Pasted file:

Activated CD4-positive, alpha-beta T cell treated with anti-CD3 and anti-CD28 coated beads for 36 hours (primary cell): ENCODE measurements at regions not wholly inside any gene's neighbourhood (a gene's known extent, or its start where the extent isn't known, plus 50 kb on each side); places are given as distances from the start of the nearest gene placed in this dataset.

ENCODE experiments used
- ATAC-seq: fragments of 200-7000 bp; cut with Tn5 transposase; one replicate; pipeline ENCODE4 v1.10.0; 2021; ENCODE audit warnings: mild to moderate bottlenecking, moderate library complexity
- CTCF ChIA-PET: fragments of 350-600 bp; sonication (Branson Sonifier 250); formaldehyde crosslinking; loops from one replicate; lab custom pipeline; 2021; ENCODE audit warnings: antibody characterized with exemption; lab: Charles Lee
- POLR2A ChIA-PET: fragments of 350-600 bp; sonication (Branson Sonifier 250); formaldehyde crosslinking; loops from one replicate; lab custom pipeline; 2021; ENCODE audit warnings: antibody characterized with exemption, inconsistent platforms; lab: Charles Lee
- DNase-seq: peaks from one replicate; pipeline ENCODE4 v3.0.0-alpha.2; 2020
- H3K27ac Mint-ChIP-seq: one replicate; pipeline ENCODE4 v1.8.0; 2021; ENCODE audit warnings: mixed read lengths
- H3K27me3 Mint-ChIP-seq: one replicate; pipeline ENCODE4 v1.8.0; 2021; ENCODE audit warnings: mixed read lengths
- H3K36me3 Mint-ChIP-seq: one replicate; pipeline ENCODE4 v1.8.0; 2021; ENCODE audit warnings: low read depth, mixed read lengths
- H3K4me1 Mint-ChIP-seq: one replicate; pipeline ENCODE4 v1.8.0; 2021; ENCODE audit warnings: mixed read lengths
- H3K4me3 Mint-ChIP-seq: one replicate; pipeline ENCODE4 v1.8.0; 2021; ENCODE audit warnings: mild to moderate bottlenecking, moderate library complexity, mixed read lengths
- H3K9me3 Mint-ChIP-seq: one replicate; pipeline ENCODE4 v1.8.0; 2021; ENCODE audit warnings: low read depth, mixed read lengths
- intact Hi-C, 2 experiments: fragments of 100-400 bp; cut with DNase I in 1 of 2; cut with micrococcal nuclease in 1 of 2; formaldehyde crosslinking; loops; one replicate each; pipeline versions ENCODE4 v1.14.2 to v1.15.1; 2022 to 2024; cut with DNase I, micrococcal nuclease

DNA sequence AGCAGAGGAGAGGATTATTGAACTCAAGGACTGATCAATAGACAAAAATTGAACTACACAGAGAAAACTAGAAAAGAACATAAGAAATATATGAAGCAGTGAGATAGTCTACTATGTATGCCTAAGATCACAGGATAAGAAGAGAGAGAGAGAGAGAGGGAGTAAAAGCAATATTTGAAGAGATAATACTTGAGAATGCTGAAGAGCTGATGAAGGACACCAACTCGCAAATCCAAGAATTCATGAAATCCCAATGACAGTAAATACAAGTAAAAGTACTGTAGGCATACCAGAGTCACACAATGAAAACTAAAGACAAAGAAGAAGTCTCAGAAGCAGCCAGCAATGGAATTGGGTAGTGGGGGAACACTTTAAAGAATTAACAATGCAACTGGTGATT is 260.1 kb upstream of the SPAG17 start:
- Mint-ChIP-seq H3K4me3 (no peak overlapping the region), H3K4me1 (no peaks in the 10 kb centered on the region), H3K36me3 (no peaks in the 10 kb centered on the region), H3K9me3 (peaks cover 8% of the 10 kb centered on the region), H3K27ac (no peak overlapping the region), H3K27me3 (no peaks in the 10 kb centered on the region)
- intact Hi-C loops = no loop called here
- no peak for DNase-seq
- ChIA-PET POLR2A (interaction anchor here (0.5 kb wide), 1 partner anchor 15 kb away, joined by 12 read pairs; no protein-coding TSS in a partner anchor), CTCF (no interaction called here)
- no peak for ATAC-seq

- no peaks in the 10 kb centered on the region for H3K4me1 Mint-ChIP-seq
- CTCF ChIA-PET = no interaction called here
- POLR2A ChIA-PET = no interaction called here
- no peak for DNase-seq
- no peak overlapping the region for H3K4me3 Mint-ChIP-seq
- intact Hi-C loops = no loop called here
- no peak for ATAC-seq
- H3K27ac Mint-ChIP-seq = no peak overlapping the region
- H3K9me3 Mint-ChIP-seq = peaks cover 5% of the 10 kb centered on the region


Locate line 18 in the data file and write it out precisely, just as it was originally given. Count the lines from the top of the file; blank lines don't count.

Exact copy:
- ChIA-PET POLR2A (interaction anchor here (0.5 kb wide), 1 partner anchor 15 kb away, joined by 12 read pairs; no protein-coding TSS in a partner anchor), CTCF (no interaction called here)